Quote:As always, I appreciate the intellectual honesty here, but I disagree as to the strength of the argument.  This is the passage of which I was thinking when I said something to the effect of "It seems clear from the context that Trent had no intention of defining that BoD is non-salvific."

MICM has never said that the Council of Trent intended to define BoD as non-salvific.  Remember that there's a difference between proving something, and arguing something.  We can take the Council of Trent and argue that there's nothing in it that denies Fr. Feeney's teaching without going so far as saying it proves BoD is not salvific.  The difference is the context!  What the Council proves is very clear.  What can be inferred is also clear but it takes some study because there's been so much confusion.  It does not infer that a soul can be saved by BoD.
Quote:5. Regarding baptism of desire:

◦No Pope, Council, or theologian says that baptism of desire is a sacrament.
Likewise no Pope, Council, or theologian says that baptism of desire incorporates one into the Catholic Church.
◦Question: Without contradicting the thrice defined Dogma, “No Salvation Outside the Catholic Church”, and the infallible teaching of the Council of Trent, how can one define the expression baptism of desire?
Answer: The following definition of baptism of desire can be made which will be totally consistent with the infallible teaching of the Council of Trent and with the thrice defined dogma of “No Salvation Outside the Catholic Church”. This definition of baptism of desire goes as follows:
In its proper meaning, this consists of an act of perfect contrition or perfect love [that is Charity, which necessarily implies that one has the True Faith], and the simultaneous desire for baptism. It does not imprint an indelible character on the soul and the obligation to receive Baptism by water remains. (From page 126 of The Catholic Concise Encyclopedia , by Robert Broderick, M.A., copyright 1957, Imprimatur by Francis Cardinal Spellman, Archbishop of New York, August 31, 1956)
Quote:However, that being said, "the obligation to receive Baptism by water" does remain, but it's not such an obligation that if a person failed, through no fault of their own, they would be damned.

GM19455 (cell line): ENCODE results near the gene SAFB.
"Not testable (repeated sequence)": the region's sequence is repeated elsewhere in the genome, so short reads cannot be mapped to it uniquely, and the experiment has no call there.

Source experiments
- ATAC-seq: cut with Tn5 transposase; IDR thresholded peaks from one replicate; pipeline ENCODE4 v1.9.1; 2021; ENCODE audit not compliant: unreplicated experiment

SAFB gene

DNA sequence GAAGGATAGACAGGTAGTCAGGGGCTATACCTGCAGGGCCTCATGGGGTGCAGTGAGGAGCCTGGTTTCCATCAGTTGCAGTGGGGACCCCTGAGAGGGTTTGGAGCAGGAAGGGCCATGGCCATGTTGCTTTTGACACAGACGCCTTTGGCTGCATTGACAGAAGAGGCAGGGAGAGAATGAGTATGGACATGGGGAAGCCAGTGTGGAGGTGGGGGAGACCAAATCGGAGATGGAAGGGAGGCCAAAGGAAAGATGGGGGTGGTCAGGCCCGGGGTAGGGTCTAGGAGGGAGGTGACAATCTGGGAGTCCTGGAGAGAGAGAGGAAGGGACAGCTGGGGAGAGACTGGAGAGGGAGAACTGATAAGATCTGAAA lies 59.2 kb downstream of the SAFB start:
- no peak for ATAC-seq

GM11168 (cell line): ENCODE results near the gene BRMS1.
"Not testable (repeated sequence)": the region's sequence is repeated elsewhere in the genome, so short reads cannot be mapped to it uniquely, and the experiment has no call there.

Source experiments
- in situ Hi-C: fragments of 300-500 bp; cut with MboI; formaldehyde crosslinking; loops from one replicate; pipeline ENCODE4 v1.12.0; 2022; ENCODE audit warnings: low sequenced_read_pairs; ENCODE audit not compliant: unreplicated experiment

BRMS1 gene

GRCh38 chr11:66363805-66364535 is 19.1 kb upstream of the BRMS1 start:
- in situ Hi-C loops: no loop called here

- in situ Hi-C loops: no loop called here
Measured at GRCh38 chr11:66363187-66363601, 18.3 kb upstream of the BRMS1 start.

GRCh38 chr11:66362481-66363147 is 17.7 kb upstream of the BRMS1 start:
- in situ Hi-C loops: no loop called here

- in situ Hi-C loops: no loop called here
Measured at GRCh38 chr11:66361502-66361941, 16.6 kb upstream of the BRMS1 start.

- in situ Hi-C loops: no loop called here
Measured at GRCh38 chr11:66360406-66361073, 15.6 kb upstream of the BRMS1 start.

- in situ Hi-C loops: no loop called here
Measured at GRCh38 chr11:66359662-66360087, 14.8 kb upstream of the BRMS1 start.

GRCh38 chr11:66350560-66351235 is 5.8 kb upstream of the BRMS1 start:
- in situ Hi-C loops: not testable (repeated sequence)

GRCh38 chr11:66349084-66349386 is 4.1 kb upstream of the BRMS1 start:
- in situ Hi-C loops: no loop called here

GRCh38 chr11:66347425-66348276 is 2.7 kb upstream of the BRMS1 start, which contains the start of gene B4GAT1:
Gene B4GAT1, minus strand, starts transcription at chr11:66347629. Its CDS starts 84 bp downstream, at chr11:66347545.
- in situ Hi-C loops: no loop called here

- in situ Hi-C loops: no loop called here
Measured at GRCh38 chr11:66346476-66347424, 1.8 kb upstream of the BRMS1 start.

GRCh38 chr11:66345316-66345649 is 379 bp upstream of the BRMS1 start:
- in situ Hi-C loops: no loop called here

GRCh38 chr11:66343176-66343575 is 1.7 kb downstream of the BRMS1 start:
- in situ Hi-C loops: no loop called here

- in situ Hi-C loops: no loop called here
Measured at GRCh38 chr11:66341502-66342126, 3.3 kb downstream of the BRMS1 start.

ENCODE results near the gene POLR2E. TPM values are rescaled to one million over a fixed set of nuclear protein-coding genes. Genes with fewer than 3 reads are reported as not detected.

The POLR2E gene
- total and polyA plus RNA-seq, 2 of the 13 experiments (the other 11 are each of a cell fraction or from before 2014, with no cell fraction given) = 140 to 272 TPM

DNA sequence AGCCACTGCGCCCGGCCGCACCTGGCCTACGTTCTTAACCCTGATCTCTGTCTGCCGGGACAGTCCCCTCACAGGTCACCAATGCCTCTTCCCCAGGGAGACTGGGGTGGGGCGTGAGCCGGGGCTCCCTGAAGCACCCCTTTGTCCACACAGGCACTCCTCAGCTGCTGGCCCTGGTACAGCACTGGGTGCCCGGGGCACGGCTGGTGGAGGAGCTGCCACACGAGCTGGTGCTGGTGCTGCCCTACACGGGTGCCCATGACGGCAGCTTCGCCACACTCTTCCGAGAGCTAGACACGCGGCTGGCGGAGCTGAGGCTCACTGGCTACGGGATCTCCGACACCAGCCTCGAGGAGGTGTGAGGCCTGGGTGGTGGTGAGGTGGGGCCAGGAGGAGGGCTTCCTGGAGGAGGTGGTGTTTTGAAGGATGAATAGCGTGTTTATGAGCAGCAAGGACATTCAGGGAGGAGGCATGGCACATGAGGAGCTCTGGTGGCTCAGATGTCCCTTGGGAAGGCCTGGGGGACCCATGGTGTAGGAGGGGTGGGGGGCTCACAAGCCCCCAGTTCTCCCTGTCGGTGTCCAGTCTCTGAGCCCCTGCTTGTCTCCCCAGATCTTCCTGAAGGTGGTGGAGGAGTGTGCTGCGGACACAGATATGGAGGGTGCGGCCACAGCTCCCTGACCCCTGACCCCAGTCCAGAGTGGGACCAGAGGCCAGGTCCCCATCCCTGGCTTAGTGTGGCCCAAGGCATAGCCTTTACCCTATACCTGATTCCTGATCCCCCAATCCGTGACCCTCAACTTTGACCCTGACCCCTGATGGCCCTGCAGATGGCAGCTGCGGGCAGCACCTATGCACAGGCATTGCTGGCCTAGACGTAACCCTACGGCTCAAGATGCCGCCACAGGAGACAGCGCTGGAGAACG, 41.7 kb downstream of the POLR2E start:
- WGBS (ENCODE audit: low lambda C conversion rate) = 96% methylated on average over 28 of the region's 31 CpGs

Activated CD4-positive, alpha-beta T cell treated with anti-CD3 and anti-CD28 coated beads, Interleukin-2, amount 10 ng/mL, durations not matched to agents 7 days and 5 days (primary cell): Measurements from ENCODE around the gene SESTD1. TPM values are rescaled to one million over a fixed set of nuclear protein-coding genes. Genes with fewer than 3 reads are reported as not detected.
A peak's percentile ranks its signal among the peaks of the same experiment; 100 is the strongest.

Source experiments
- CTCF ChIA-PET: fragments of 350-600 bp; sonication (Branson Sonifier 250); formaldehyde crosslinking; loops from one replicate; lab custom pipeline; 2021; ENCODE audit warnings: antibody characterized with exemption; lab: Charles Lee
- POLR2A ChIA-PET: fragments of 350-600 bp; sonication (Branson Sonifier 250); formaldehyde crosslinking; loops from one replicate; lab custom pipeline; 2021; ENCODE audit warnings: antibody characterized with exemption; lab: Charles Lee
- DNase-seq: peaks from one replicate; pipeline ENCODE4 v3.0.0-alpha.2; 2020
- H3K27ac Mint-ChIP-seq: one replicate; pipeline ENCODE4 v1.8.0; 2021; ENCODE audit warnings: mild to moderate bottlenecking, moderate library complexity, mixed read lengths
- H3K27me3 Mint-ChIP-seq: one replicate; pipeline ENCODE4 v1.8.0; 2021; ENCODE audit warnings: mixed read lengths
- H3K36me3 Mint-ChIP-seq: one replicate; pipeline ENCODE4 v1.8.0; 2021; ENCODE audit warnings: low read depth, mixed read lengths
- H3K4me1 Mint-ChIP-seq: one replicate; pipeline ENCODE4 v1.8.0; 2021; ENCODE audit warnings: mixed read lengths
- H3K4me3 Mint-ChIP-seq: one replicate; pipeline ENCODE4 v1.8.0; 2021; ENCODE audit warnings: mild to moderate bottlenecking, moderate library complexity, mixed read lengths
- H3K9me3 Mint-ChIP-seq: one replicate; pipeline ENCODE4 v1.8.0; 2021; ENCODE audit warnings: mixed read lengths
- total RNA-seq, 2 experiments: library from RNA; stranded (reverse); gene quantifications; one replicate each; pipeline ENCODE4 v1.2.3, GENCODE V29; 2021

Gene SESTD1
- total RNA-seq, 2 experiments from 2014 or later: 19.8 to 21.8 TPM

If there is no obligation for baptism with water for salvation, but for something else, what is that something else?
Quote:More important than all of this is the perennial practice of the Church, which has been to withhold baptism from catechumens until they are properly catechized.  She does not do this with infants, because they have no other means of salvation than the sacrament itself.  In the Church, the supreme law is the salvation of souls.  Lex suprema, salus animarum.  She would be taking an awful, I daresay an unmotherly risk, if she didn't believe in BoD.  The Church's perennial practice is informed by her perennial doctrine-- whether it's been explicitly defined or no.

None of the above contradicts what MICM has always taught.  Why do we withhold baptism with water from people who haven't been catechized?  Because explicit faith is also necessary for salvation.  MICM has never taught that baptism with water is all one needs (except in the case of children, of course).
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#66
For the purposes of this conversation, I have transcribed the invaluable commentary of the great Thomist Fr. Garrigou-Lagrange on the issue under discussion (in Latin, so perhaps some kind soul would accurately translate the most applicable parts). I hope no one would accuse Fr. of being a moderist, yet he says the following:

"Ex hoc quod quivis tenetur suscipere divinam revelationem sufficienter propostiam, sequitur gravis obligatio pro unoquoque ingrediendi Ecclesiam catholicam; nam historice constat, Christum Iesum a Deo missum instituisse Ecclesiam catholicam propriis notis discernibilem, tanquam fidei regulam.